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|Title:||Social Cognitive Theory-based Interventions on Healthy Lifestyles for Hypertensive Patients: A Systematic Review|
|Keywords:||Agricultural and Biological Sciences;Dentistry;Environmental Science;Health Professions;Medicine;Pharmacology, Toxicology and Pharmaceutics|
|Abstract:||Effective strategies to promote a long-term healthy lifestyle among hypertensive patients remain unclear. Social cognitive theory (SCT)-based interventions have demonstrated some effectiveness in promoting sustainable lifestyle change in this population. This systematic review aims to synthesize randomized controlled trials (RCTs) examining the effect of SCT-based interventions on healthy lifestyles, including physical activity [PA] and/or diet adherence [DA], in hypertensive patients. Four electronic databases (CINAHL, PubMed, Scopus, and Web of Science) were searched to identify RCTs that: 1) targeted hypertensive patients; 2) reported PA and/or DA as proximal outcomes; and 3) included an intervention guided by the SCT. Narrative and tabulation synthesis were conducted to present the effects of the SCT-based interventions. Fifteen studies were included in this systematic review with 3,388 hypertensive patients (mean age = 52.21, 68.70% female). Findings were inconsistent for the SCT-based interventions targeting multiple behaviors, including DA and PA. Multiple-component interventions, including PA training and identification of PA barriers through group discussion, had a greater effect size on PA improvement (d =.93–.99) than interventions without these components (d =.29–.44). Interventions with a longer duration (> 12 weeks), greater length of time for sessions (150 minutes/session), and higher session frequency (2 days/week) were more effective on DA change (d =.65) than interventions with a shorter duration (< 12 weeks), shorter session length (60–90 minutes), or lesser session frequency (monthly meeting) (d =.09–.51).|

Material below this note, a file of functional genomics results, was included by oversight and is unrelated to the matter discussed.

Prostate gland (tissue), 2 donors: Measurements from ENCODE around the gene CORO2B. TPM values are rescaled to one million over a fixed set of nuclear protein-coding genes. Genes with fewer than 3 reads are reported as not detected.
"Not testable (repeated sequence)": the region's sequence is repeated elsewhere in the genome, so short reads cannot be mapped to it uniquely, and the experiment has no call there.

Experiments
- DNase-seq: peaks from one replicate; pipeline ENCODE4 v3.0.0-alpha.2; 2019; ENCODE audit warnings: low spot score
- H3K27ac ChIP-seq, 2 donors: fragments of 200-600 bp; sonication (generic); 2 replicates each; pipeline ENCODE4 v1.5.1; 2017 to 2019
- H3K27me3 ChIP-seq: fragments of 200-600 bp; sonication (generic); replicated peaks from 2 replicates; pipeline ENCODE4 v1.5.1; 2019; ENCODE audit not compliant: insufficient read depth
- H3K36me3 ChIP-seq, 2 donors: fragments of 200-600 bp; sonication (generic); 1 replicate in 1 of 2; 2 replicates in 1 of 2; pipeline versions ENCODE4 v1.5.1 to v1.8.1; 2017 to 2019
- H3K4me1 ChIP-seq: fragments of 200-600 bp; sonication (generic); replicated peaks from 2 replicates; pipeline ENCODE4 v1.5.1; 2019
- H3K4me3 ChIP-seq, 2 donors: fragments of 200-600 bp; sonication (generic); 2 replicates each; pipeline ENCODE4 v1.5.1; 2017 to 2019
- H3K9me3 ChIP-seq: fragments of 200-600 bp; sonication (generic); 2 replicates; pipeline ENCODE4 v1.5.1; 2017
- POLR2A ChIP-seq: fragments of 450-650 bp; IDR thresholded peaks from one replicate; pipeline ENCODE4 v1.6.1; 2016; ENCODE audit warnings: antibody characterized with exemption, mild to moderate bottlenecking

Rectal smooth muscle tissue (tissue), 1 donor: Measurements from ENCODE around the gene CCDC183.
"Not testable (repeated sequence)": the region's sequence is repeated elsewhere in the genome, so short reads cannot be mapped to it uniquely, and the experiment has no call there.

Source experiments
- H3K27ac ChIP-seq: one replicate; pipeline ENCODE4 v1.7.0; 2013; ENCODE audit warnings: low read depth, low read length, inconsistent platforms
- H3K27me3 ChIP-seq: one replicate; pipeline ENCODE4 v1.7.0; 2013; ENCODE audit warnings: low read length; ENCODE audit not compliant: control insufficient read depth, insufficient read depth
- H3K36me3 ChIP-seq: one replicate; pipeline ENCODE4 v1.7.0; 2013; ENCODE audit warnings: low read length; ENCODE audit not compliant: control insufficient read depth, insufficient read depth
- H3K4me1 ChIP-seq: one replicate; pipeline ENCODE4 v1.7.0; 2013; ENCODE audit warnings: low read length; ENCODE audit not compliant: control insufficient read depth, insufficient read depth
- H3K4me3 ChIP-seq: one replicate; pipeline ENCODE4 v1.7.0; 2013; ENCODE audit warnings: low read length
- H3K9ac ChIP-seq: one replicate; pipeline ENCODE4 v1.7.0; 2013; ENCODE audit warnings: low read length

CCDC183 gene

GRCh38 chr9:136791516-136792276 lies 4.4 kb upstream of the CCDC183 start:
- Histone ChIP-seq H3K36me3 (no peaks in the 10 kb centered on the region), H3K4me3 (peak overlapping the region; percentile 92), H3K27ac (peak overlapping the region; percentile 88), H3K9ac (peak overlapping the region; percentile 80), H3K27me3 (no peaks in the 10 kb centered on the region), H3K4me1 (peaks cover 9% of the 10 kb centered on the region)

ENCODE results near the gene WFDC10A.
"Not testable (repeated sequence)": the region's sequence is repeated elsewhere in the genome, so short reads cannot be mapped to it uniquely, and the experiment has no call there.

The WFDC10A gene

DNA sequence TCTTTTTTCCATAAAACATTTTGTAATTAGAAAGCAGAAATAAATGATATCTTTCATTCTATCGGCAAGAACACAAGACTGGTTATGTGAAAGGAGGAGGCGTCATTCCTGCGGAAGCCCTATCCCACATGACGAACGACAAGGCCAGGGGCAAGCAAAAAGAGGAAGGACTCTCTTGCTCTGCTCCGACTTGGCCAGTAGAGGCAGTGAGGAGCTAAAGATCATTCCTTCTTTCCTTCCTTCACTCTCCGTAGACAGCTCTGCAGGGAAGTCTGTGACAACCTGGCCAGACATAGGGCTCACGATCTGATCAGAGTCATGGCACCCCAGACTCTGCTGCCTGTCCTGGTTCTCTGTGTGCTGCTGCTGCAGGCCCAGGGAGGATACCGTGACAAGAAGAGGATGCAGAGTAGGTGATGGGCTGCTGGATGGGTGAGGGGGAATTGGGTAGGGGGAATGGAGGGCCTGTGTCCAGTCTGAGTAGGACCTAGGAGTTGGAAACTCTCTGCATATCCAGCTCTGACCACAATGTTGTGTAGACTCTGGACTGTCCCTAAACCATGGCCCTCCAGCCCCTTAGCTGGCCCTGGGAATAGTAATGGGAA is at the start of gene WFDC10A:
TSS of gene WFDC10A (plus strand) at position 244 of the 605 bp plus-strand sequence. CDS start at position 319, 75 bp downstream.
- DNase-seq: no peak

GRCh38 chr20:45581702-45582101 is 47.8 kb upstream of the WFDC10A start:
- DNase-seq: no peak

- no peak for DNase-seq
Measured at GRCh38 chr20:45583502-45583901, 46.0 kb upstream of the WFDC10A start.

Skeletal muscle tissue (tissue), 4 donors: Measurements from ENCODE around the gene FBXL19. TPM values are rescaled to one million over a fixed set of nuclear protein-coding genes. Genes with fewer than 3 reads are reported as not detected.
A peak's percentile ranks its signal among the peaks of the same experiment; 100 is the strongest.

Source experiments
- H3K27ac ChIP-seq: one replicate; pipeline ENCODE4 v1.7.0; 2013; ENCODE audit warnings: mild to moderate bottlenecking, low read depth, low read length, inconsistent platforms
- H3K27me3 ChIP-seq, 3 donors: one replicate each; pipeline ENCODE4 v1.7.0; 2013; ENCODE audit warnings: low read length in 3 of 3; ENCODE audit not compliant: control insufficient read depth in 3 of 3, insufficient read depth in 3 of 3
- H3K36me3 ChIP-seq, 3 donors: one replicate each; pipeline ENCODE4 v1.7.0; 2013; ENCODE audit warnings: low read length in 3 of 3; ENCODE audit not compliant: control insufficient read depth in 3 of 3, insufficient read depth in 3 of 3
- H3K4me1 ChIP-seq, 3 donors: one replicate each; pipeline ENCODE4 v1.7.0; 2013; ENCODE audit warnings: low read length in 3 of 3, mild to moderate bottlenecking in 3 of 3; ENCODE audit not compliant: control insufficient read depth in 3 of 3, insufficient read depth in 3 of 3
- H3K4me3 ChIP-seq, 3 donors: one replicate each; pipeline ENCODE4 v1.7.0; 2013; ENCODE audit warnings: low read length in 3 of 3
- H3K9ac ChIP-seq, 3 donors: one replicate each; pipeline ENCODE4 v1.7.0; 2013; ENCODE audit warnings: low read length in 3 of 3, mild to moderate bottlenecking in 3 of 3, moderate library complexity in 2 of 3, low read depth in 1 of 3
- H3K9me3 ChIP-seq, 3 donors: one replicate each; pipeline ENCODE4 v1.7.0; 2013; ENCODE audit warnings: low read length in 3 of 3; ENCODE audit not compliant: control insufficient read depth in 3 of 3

|Appears in Collections:||CMUL: Journal Articles|
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